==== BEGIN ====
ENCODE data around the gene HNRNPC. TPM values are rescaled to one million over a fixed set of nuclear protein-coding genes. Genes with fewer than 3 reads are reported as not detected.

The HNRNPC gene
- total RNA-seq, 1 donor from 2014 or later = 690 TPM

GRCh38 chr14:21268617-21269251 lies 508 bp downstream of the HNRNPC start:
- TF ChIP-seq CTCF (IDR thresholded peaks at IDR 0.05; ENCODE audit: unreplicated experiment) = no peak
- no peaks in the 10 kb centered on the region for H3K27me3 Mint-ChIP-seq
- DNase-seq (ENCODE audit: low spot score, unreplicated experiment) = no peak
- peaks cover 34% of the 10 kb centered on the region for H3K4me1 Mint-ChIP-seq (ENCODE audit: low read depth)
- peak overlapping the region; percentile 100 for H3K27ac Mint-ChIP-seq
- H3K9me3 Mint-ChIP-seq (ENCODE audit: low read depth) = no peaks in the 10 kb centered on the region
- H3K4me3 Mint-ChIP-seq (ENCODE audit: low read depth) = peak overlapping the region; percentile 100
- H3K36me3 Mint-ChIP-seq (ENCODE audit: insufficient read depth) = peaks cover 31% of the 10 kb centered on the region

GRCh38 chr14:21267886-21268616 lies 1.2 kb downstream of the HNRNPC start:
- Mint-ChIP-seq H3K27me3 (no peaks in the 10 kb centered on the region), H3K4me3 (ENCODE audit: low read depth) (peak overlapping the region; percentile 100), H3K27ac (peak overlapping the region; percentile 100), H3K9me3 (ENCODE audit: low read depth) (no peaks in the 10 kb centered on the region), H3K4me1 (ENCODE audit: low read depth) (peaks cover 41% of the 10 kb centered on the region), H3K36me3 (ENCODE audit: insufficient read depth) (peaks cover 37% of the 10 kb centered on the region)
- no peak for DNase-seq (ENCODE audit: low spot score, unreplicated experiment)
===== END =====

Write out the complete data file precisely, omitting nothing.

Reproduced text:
ENCODE data around the gene HNRNPC. TPM values are rescaled to one million over a fixed set of nuclear protein-coding genes. Genes with fewer than 3 reads are reported as not detected.

The HNRNPC gene
- total RNA-seq, 1 donor from 2014 or later = 690 TPM

GRCh38 chr14:21268617-21269251 lies 508 bp downstream of the HNRNPC start:
- TF ChIP-seq CTCF (IDR thresholded peaks at IDR 0.05; ENCODE audit: unreplicated experiment) = no peak
- no peaks in the 10 kb centered on the region for H3K27me3 Mint-ChIP-seq
- DNase-seq (ENCODE audit: low spot score, unreplicated experiment) = no peak
- peaks cover 34% of the 10 kb centered on the region for H3K4me1 Mint-ChIP-seq (ENCODE audit: low read depth)
- peak overlapping the region; percentile 100 for H3K27ac Mint-ChIP-seq
- H3K9me3 Mint-ChIP-seq (ENCODE audit: low read depth) = no peaks in the 10 kb centered on the region
- H3K4me3 Mint-ChIP-seq (ENCODE audit: low read depth) = peak overlapping the region; percentile 100
- H3K36me3 Mint-ChIP-seq (ENCODE audit: insufficient read depth) = peaks cover 31% of the 10 kb centered on the region

GRCh38 chr14:21267886-21268616 lies 1.2 kb downstream of the HNRNPC start:
- Mint-ChIP-seq H3K27me3 (no peaks in the 10 kb centered on the region), H3K4me3 (ENCODE audit: low read depth) (peak overlapping the region; percentile 100), H3K27ac (peak overlapping the region; percentile 100), H3K9me3 (ENCODE audit: low read depth) (no peaks in the 10 kb centered on the region), H3K4me1 (ENCODE audit: low read depth) (peaks cover 41% of the 10 kb centered on the region), H3K36me3 (ENCODE audit: insufficient read depth) (peaks cover 37% of the 10 kb centered on the region)
- no peak for DNase-seq (ENCODE audit: low spot score, unreplicated experiment)